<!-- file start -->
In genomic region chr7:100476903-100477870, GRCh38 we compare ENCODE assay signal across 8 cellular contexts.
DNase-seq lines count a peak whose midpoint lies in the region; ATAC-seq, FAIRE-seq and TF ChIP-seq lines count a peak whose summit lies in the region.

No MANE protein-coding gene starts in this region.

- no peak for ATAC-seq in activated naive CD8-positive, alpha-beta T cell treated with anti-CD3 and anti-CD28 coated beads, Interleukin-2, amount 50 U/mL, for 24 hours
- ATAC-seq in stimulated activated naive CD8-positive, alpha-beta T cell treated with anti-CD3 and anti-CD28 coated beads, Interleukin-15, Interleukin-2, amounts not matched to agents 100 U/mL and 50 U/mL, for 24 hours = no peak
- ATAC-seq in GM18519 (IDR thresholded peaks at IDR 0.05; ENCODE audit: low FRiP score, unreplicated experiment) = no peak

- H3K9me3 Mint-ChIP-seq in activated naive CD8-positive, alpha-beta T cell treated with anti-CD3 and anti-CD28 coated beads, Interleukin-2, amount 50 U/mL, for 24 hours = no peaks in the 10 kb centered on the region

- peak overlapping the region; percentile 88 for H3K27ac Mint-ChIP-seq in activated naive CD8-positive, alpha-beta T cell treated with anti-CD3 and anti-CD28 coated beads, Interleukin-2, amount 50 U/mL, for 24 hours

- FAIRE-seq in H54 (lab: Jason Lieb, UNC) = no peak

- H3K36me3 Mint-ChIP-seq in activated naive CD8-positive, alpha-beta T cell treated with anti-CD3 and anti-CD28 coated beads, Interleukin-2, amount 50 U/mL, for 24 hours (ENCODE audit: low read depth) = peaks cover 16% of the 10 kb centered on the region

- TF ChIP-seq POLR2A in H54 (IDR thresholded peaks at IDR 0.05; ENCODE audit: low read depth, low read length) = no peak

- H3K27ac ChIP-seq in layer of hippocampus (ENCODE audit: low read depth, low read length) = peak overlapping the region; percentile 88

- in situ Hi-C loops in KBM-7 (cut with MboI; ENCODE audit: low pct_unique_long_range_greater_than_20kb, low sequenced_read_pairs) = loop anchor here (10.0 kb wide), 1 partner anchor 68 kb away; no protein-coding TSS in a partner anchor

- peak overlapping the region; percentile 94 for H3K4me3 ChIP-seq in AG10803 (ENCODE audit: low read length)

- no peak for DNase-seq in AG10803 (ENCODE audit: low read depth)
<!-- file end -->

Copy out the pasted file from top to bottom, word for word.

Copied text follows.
In genomic region chr7:100476903-100477870, GRCh38 we compare ENCODE assay signal across 8 cellular contexts.
DNase-seq lines count a peak whose midpoint lies in the region; ATAC-seq, FAIRE-seq and TF ChIP-seq lines count a peak whose summit lies in the region.

No MANE protein-coding gene starts in this region.

- no peak for ATAC-seq in activated naive CD8-positive, alpha-beta T cell treated with anti-CD3 and anti-CD28 coated beads, Interleukin-2, amount 50 U/mL, for 24 hours
- ATAC-seq in stimulated activated naive CD8-positive, alpha-beta T cell treated with anti-CD3 and anti-CD28 coated beads, Interleukin-15, Interleukin-2, amounts not matched to agents 100 U/mL and 50 U/mL, for 24 hours = no peak
- ATAC-seq in GM18519 (IDR thresholded peaks at IDR 0.05; ENCODE audit: low FRiP score, unreplicated experiment) = no peak

- H3K9me3 Mint-ChIP-seq in activated naive CD8-positive, alpha-beta T cell treated with anti-CD3 and anti-CD28 coated beads, Interleukin-2, amount 50 U/mL, for 24 hours = no peaks in the 10 kb centered on the region

- peak overlapping the region; percentile 88 for H3K27ac Mint-ChIP-seq in activated naive CD8-positive, alpha-beta T cell treated with anti-CD3 and anti-CD28 coated beads, Interleukin-2, amount 50 U/mL, for 24 hours

- FAIRE-seq in H54 (lab: Jason Lieb, UNC) = no peak

- H3K36me3 Mint-ChIP-seq in activated naive CD8-positive, alpha-beta T cell treated with anti-CD3 and anti-CD28 coated beads, Interleukin-2, amount 50 U/mL, for 24 hours (ENCODE audit: low read depth) = peaks cover 16% of the 10 kb centered on the region

- TF ChIP-seq POLR2A in H54 (IDR thresholded peaks at IDR 0.05; ENCODE audit: low read depth, low read length) = no peak

- H3K27ac ChIP-seq in layer of hippocampus (ENCODE audit: low read depth, low read length) = peak overlapping the region; percentile 88

- in situ Hi-C loops in KBM-7 (cut with MboI; ENCODE audit: low pct_unique_long_range_greater_than_20kb, low sequenced_read_pairs) = loop anchor here (10.0 kb wide), 1 partner anchor 68 kb away; no protein-coding TSS in a partner anchor

- peak overlapping the region; percentile 94 for H3K4me3 ChIP-seq in AG10803 (ENCODE audit: low read length)

- no peak for DNase-seq in AG10803 (ENCODE audit: low read depth)